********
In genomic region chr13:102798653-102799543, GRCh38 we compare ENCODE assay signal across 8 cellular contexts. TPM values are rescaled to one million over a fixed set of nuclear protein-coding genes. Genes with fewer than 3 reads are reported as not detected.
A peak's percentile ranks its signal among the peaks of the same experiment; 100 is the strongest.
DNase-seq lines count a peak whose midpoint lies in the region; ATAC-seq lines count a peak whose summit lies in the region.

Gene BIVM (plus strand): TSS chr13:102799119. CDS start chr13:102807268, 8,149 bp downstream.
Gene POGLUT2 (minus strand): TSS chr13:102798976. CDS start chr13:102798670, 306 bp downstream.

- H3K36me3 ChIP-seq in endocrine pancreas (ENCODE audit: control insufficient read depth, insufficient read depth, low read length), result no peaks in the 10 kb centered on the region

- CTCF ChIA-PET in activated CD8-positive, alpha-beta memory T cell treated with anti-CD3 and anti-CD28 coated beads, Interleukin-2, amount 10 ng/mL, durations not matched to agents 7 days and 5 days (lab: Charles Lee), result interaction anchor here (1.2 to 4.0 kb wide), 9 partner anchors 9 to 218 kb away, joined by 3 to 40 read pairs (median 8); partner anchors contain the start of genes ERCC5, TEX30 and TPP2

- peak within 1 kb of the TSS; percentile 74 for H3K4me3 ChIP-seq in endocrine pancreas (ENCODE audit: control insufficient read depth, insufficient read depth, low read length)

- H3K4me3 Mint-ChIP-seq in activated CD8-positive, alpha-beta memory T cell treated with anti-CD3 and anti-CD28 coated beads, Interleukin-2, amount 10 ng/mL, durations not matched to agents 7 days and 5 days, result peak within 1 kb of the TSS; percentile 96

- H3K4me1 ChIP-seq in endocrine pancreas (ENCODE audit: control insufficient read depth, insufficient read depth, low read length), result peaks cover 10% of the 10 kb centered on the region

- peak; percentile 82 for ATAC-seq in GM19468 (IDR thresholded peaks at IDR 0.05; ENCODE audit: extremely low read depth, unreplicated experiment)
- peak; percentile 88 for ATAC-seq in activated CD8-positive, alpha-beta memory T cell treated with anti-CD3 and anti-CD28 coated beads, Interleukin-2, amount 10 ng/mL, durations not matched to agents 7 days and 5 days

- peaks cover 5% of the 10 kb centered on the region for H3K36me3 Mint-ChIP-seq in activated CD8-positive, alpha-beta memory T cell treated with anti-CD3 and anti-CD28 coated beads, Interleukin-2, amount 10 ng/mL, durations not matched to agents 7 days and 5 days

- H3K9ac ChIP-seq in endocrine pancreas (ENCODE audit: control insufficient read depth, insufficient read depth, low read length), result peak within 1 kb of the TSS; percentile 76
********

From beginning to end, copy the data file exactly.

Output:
In genomic region chr13:102798653-102799543, GRCh38 we compare ENCODE assay signal across 8 cellular contexts. TPM values are rescaled to one million over a fixed set of nuclear protein-coding genes. Genes with fewer than 3 reads are reported as not detected.
A peak's percentile ranks its signal among the peaks of the same experiment; 100 is the strongest.
DNase-seq lines count a peak whose midpoint lies in the region; ATAC-seq lines count a peak whose summit lies in the region.

Gene BIVM (plus strand): TSS chr13:102799119. CDS start chr13:102807268, 8,149 bp downstream.
Gene POGLUT2 (minus strand): TSS chr13:102798976. CDS start chr13:102798670, 306 bp downstream.

- H3K36me3 ChIP-seq in endocrine pancreas (ENCODE audit: control insufficient read depth, insufficient read depth, low read length), result no peaks in the 10 kb centered on the region

- CTCF ChIA-PET in activated CD8-positive, alpha-beta memory T cell treated with anti-CD3 and anti-CD28 coated beads, Interleukin-2, amount 10 ng/mL, durations not matched to agents 7 days and 5 days (lab: Charles Lee), result interaction anchor here (1.2 to 4.0 kb wide), 9 partner anchors 9 to 218 kb away, joined by 3 to 40 read pairs (median 8); partner anchors contain the start of genes ERCC5, TEX30 and TPP2

- peak within 1 kb of the TSS; percentile 74 for H3K4me3 ChIP-seq in endocrine pancreas (ENCODE audit: control insufficient read depth, insufficient read depth, low read length)

- H3K4me3 Mint-ChIP-seq in activated CD8-positive, alpha-beta memory T cell treated with anti-CD3 and anti-CD28 coated beads, Interleukin-2, amount 10 ng/mL, durations not matched to agents 7 days and 5 days, result peak within 1 kb of the TSS; percentile 96

- H3K4me1 ChIP-seq in endocrine pancreas (ENCODE audit: control insufficient read depth, insufficient read depth, low read length), result peaks cover 10% of the 10 kb centered on the region

- peak; percentile 82 for ATAC-seq in GM19468 (IDR thresholded peaks at IDR 0.05; ENCODE audit: extremely low read depth, unreplicated experiment)
- peak; percentile 88 for ATAC-seq in activated CD8-positive, alpha-beta memory T cell treated with anti-CD3 and anti-CD28 coated beads, Interleukin-2, amount 10 ng/mL, durations not matched to agents 7 days and 5 days

- peaks cover 5% of the 10 kb centered on the region for H3K36me3 Mint-ChIP-seq in activated CD8-positive, alpha-beta memory T cell treated with anti-CD3 and anti-CD28 coated beads, Interleukin-2, amount 10 ng/mL, durations not matched to agents 7 days and 5 days

- H3K9ac ChIP-seq in endocrine pancreas (ENCODE audit: control insufficient read depth, insufficient read depth, low read length), result peak within 1 kb of the TSS; percentile 76